Wednesday, December 08, 2010

‘Acadia’ Photos


The Sail

Impromptu, spontaneous outings on the water are best done with small boats, as they seldom need elaborate preparations before one can get afloat. In this respect, my ‘Acadia’ decked paddling canoe (kayak) that was equipped with a sail and rudder was the simply the best. If I had a few moments to spare, I could load the canoe onto the car’s roof rack, and within minutes I’d be sailing on my local River Crouch. She was easily carried on the hip, so that putting her in the water could be done without much effort. Her rudder was permanently attached to the stern and I usually left the leeboard housing in place on the side deck. This could be removed in a matter of seconds by undoing the retaining nuts. Rigging the sail was done by placing the mast into the support tube in the foredeck. I only had to snap the leeboard onto the housing and put a few turns on the retaining nut, and the boat was ready for the off.

Leeboard housing

She was a very handy vessel, because I could sail or paddle her and get to a location by road with comparative ease. I could store her in the garage on slings attached to the rafters were she was out of the way. Getting her on a roof rack was dead simple, because she only weighed 24 kilos. Obviously her performance under sail was not brilliant, but if the wind was from the beam or from astern, she zipped along. She would go to windward, but nowhere near as well as my 50/50 decked canoe designed by Paul Fisher. On the other hand she could be paddled to windward far more efficiently; I could even paddle her when her sail was stowed on the side deck, and I could set up or take down the rig when sat in the cockpit.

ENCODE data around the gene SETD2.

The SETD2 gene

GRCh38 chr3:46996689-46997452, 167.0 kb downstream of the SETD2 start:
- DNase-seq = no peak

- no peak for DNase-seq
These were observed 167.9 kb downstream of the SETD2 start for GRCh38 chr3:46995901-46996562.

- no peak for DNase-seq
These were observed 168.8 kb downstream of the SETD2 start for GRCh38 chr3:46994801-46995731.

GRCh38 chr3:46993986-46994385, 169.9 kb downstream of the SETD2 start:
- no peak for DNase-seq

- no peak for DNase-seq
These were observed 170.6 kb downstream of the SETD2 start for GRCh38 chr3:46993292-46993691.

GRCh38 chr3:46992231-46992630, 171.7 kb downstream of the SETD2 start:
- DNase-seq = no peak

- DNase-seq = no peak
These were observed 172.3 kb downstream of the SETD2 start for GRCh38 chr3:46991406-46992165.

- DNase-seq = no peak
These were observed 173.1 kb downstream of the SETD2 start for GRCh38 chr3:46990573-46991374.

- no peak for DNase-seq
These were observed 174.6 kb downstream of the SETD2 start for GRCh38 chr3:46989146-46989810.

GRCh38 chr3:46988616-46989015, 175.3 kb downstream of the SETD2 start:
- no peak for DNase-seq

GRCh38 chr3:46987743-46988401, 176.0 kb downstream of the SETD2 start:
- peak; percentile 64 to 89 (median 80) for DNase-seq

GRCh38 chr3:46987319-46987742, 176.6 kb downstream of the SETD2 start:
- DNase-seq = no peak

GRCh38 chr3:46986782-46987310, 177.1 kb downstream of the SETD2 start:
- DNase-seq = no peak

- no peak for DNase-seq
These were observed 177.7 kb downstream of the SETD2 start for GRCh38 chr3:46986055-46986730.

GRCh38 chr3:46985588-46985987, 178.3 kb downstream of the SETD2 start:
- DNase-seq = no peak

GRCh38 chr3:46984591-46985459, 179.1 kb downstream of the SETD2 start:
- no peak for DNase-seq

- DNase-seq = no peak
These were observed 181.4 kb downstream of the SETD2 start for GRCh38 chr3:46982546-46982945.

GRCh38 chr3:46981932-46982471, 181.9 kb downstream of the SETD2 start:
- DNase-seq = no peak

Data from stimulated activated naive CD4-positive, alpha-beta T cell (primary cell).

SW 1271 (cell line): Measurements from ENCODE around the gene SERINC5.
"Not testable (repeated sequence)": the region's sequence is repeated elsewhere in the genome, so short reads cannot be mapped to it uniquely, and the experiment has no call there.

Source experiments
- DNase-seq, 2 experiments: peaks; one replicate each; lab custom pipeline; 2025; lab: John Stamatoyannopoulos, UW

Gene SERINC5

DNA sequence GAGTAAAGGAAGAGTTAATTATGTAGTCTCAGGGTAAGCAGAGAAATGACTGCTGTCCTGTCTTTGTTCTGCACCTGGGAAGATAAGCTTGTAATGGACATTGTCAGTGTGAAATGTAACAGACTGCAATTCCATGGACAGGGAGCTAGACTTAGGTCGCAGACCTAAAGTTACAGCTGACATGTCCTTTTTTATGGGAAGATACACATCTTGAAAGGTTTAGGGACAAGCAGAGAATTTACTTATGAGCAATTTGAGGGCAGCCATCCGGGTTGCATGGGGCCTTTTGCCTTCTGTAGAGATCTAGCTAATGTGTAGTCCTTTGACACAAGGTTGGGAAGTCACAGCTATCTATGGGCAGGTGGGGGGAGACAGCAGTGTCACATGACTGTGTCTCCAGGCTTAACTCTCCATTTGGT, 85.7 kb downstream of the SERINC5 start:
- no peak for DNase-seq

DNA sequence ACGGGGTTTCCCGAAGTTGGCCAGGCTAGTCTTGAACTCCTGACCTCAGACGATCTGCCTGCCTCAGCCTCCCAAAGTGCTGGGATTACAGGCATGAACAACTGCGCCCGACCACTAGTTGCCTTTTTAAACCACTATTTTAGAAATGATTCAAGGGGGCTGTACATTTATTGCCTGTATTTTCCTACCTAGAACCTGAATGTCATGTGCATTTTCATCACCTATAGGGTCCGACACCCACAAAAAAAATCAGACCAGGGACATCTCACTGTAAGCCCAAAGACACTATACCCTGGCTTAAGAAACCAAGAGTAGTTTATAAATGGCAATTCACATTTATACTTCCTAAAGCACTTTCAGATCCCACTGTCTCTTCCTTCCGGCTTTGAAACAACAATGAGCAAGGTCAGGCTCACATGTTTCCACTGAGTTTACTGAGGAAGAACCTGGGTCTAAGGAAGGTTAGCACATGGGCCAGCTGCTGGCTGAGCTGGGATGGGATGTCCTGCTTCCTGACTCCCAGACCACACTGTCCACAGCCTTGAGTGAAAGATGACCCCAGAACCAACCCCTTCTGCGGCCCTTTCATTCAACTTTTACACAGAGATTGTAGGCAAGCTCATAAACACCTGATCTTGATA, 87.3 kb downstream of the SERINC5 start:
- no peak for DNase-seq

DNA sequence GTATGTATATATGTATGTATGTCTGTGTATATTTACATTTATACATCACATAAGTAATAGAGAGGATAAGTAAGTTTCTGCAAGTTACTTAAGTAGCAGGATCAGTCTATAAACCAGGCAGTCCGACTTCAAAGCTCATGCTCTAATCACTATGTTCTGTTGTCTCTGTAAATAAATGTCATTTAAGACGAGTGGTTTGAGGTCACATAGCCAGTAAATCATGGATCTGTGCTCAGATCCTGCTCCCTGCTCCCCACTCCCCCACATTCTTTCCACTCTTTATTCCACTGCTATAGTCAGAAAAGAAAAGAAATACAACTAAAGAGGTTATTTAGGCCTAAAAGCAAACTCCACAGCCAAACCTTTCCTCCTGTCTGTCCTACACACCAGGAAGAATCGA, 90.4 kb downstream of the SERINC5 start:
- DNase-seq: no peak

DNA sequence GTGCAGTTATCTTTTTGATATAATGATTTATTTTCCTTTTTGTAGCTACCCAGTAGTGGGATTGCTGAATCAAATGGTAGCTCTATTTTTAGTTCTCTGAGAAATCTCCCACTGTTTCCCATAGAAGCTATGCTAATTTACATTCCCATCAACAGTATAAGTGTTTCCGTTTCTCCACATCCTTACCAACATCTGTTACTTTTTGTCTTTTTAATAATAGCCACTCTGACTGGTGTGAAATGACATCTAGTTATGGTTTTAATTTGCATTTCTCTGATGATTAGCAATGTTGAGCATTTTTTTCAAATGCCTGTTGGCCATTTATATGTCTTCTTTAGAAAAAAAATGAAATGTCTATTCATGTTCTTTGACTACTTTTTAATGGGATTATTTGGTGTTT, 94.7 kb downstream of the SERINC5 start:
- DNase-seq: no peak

Leeboard stowage

There was only one drawback for me, and that was on account of my slower reactions than in my youth, I felt she was really for a younger man, and correspondingly sold her – one of the reasons why I am now building ‘Sharpy’, a ballasted, roof rack sailing sharpie. I shall not be required to balance ‘Sharpy’ to prevent her from being capsized.

Leeboard up

Here, I’ve published a few photos of ‘Acadia’ that have not been shown before. For more photographs, copy and paste the links below to your Web browser’s address box.


Length 374 cm, Width 72 cm, Weight 24kg - Maximum load 180kg


Sea Kayak Sailing


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